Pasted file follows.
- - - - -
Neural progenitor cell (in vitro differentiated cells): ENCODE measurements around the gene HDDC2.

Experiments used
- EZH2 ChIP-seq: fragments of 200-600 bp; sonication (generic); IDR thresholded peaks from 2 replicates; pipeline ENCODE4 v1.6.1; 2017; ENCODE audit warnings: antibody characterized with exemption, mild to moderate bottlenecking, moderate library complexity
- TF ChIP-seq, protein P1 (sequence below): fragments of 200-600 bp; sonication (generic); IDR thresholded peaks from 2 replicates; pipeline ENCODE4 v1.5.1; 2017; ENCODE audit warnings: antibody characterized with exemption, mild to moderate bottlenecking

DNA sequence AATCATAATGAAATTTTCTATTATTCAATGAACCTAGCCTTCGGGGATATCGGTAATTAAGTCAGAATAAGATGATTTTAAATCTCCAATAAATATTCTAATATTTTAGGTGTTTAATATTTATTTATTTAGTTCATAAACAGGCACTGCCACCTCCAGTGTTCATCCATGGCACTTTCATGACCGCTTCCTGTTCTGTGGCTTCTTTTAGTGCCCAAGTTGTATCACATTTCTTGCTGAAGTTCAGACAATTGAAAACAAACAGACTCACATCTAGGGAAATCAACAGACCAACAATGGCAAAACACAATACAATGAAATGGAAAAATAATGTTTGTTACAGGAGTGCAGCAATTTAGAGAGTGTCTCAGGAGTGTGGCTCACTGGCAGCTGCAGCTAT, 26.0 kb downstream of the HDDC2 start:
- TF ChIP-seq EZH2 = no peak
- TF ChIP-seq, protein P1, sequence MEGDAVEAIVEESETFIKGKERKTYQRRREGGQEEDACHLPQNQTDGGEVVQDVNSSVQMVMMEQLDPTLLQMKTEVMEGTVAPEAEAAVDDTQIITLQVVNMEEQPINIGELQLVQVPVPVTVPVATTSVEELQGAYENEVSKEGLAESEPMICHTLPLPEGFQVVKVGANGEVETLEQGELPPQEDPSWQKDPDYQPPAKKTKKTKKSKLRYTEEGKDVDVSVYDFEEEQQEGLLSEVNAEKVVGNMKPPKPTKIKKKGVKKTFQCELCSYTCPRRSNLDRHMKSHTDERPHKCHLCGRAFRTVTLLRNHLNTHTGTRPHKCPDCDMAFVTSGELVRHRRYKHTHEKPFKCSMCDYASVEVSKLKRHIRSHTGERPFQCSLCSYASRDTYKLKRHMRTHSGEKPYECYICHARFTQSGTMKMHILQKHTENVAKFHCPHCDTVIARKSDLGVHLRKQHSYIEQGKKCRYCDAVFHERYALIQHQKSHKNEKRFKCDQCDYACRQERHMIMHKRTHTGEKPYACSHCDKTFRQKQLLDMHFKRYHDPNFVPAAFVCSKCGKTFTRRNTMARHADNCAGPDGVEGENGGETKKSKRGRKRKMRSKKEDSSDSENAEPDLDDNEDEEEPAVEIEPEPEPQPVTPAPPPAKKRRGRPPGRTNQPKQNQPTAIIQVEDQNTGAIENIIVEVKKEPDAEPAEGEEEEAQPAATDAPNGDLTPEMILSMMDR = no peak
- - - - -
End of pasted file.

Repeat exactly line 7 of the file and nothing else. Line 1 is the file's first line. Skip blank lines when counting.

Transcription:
- TF ChIP-seq, protein P1, sequence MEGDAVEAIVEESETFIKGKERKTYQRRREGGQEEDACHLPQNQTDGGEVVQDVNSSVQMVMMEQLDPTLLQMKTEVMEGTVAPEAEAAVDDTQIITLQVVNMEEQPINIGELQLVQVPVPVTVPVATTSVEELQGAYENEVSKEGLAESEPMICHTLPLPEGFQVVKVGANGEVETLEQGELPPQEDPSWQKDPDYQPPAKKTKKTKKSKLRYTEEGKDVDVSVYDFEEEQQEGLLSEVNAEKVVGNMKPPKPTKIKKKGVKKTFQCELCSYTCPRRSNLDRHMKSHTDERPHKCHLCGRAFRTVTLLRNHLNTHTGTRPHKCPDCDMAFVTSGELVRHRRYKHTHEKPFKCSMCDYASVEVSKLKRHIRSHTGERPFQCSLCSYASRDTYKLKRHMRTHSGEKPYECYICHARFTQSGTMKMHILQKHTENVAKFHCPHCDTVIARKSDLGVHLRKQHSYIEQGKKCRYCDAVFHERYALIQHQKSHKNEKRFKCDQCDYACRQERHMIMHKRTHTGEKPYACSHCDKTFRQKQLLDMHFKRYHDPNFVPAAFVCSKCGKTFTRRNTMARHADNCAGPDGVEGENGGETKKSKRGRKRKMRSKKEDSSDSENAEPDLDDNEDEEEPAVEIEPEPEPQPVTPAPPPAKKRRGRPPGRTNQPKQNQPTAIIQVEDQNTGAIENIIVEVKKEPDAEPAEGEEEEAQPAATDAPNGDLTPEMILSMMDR = no peak